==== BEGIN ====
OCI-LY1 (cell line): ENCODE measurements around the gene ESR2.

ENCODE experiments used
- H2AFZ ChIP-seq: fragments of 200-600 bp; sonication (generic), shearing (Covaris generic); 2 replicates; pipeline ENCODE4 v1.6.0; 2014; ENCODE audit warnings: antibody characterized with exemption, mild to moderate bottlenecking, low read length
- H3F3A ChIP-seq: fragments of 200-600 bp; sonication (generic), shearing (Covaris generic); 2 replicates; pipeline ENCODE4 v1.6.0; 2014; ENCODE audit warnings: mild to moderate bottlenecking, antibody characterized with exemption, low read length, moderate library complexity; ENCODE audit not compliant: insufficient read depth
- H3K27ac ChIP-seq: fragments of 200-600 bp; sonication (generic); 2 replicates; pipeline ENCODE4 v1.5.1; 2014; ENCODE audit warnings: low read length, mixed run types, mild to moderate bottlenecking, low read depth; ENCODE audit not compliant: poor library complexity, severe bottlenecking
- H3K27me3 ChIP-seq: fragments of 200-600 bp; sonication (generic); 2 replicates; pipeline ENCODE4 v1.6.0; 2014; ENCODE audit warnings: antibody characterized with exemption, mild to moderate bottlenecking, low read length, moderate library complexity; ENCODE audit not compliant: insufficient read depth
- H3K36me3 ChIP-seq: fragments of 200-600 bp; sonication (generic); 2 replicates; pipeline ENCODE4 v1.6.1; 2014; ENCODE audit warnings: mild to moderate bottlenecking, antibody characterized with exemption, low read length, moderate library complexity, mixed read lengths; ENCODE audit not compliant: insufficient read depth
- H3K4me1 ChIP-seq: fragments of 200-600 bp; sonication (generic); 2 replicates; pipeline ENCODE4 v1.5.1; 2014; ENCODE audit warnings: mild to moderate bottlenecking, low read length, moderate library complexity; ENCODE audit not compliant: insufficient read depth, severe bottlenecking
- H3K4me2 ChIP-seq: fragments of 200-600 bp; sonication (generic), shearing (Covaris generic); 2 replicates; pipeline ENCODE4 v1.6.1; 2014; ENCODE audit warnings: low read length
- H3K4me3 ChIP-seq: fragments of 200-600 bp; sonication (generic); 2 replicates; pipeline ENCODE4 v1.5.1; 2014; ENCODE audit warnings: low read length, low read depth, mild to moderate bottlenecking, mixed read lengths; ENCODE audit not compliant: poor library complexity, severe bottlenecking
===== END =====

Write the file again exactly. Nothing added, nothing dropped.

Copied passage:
OCI-LY1 (cell line): ENCODE measurements around the gene ESR2.

ENCODE experiments used
- H2AFZ ChIP-seq: fragments of 200-600 bp; sonication (generic), shearing (Covaris generic); 2 replicates; pipeline ENCODE4 v1.6.0; 2014; ENCODE audit warnings: antibody characterized with exemption, mild to moderate bottlenecking, low read length
- H3F3A ChIP-seq: fragments of 200-600 bp; sonication (generic), shearing (Covaris generic); 2 replicates; pipeline ENCODE4 v1.6.0; 2014; ENCODE audit warnings: mild to moderate bottlenecking, antibody characterized with exemption, low read length, moderate library complexity; ENCODE audit not compliant: insufficient read depth
- H3K27ac ChIP-seq: fragments of 200-600 bp; sonication (generic); 2 replicates; pipeline ENCODE4 v1.5.1; 2014; ENCODE audit warnings: low read length, mixed run types, mild to moderate bottlenecking, low read depth; ENCODE audit not compliant: poor library complexity, severe bottlenecking
- H3K27me3 ChIP-seq: fragments of 200-600 bp; sonication (generic); 2 replicates; pipeline ENCODE4 v1.6.0; 2014; ENCODE audit warnings: antibody characterized with exemption, mild to moderate bottlenecking, low read length, moderate library complexity; ENCODE audit not compliant: insufficient read depth
- H3K36me3 ChIP-seq: fragments of 200-600 bp; sonication (generic); 2 replicates; pipeline ENCODE4 v1.6.1; 2014; ENCODE audit warnings: mild to moderate bottlenecking, antibody characterized with exemption, low read length, moderate library complexity, mixed read lengths; ENCODE audit not compliant: insufficient read depth
- H3K4me1 ChIP-seq: fragments of 200-600 bp; sonication (generic); 2 replicates; pipeline ENCODE4 v1.5.1; 2014; ENCODE audit warnings: mild to moderate bottlenecking, low read length, moderate library complexity; ENCODE audit not compliant: insufficient read depth, severe bottlenecking
- H3K4me2 ChIP-seq: fragments of 200-600 bp; sonication (generic), shearing (Covaris generic); 2 replicates; pipeline ENCODE4 v1.6.1; 2014; ENCODE audit warnings: low read length
- H3K4me3 ChIP-seq: fragments of 200-600 bp; sonication (generic); 2 replicates; pipeline ENCODE4 v1.5.1; 2014; ENCODE audit warnings: low read length, low read depth, mild to moderate bottlenecking, mixed read lengths; ENCODE audit not compliant: poor library complexity, severe bottlenecking